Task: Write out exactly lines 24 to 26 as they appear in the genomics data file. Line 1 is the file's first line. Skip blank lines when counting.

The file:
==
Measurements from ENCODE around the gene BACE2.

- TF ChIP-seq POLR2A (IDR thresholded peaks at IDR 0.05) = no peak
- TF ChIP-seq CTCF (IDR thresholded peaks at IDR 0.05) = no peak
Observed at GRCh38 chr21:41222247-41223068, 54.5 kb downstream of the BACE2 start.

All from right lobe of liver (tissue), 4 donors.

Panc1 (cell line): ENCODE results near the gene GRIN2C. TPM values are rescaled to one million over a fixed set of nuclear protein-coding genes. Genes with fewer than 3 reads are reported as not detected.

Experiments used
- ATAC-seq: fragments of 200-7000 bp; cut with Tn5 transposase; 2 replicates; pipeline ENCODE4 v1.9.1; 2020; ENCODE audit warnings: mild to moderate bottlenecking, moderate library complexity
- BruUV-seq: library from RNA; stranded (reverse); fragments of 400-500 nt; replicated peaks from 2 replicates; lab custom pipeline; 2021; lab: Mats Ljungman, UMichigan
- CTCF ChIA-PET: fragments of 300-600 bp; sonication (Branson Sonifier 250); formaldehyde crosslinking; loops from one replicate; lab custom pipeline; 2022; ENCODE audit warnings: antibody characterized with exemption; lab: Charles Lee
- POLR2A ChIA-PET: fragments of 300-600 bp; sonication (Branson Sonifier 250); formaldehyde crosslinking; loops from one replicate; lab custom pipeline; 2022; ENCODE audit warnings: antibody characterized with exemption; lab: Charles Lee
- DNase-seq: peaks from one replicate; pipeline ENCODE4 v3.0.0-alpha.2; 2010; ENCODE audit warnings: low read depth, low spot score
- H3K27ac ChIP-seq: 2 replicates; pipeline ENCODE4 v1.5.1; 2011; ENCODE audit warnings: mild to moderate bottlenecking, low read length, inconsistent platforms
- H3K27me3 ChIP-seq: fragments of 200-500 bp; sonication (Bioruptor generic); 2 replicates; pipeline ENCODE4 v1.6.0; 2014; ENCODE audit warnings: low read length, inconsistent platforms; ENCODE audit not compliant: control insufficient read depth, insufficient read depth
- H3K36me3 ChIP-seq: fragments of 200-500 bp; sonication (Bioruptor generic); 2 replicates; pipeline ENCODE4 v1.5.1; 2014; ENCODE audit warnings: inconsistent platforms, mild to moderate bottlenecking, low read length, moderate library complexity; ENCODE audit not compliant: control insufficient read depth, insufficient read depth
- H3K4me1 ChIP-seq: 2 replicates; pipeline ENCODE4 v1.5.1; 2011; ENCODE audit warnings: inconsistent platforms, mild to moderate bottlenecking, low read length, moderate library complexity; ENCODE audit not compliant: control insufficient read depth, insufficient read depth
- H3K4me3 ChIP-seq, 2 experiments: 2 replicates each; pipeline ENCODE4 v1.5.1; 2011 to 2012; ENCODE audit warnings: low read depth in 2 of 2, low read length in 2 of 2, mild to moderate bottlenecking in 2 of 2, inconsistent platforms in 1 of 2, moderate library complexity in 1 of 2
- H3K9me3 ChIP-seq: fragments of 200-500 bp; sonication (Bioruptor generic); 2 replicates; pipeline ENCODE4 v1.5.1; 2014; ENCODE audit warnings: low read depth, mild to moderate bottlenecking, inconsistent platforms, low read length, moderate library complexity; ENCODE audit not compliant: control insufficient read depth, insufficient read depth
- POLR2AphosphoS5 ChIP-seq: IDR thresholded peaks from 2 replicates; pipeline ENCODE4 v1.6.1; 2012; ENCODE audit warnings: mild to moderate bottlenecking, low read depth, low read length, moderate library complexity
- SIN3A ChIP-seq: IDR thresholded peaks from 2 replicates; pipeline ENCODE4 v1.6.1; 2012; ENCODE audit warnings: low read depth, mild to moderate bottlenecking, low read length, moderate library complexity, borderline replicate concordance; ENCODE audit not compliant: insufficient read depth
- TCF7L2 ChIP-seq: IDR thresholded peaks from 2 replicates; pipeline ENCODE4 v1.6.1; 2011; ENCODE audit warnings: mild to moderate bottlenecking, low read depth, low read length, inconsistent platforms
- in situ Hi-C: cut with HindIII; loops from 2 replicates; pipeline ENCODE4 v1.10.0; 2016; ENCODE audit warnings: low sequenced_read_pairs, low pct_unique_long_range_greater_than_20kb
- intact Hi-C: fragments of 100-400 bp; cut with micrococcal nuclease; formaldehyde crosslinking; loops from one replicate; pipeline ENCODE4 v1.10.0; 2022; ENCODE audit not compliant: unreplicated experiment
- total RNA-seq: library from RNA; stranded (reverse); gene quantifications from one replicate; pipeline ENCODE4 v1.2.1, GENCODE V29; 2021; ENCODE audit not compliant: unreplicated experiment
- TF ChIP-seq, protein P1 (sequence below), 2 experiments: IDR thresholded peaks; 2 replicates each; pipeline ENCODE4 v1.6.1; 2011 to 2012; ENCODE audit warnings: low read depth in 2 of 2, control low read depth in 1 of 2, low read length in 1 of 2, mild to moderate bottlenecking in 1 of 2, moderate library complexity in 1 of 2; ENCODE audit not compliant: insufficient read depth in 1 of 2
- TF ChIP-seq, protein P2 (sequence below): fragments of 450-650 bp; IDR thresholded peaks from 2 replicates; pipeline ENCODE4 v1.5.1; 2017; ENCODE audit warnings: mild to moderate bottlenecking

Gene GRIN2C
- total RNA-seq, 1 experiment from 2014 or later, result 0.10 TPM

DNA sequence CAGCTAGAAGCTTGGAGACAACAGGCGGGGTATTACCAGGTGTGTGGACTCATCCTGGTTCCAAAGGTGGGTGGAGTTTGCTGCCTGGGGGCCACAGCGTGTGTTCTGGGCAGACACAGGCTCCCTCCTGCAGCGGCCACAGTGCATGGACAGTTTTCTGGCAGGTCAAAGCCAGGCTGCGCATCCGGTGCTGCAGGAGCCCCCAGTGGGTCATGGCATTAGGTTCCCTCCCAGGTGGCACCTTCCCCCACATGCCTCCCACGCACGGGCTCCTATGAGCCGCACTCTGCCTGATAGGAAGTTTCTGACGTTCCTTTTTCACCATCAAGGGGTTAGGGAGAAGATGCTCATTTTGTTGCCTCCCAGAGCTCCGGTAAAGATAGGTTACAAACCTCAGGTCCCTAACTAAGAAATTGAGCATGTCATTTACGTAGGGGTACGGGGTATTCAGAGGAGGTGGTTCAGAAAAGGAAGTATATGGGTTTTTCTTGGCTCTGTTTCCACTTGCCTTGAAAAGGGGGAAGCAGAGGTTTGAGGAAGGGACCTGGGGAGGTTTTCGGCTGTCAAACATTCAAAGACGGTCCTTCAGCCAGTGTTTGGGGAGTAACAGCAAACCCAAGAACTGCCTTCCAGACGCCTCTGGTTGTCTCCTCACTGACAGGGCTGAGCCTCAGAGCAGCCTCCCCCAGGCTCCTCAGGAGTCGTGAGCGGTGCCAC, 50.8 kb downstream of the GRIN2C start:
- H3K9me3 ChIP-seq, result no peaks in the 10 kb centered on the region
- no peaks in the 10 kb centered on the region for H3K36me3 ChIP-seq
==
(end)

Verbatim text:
- total RNA-seq: library from RNA; stranded (reverse); gene quantifications from one replicate; pipeline ENCODE4 v1.2.1, GENCODE V29; 2021; ENCODE audit not compliant: unreplicated experiment
- TF ChIP-seq, protein P1 (sequence below), 2 experiments: IDR thresholded peaks; 2 replicates each; pipeline ENCODE4 v1.6.1; 2011 to 2012; ENCODE audit warnings: low read depth in 2 of 2, control low read depth in 1 of 2, low read length in 1 of 2, mild to moderate bottlenecking in 1 of 2, moderate library complexity in 1 of 2; ENCODE audit not compliant: insufficient read depth in 1 of 2
- TF ChIP-seq, protein P2 (sequence below): fragments of 450-650 bp; IDR thresholded peaks from 2 replicates; pipeline ENCODE4 v1.5.1; 2017; ENCODE audit warnings: mild to moderate bottlenecking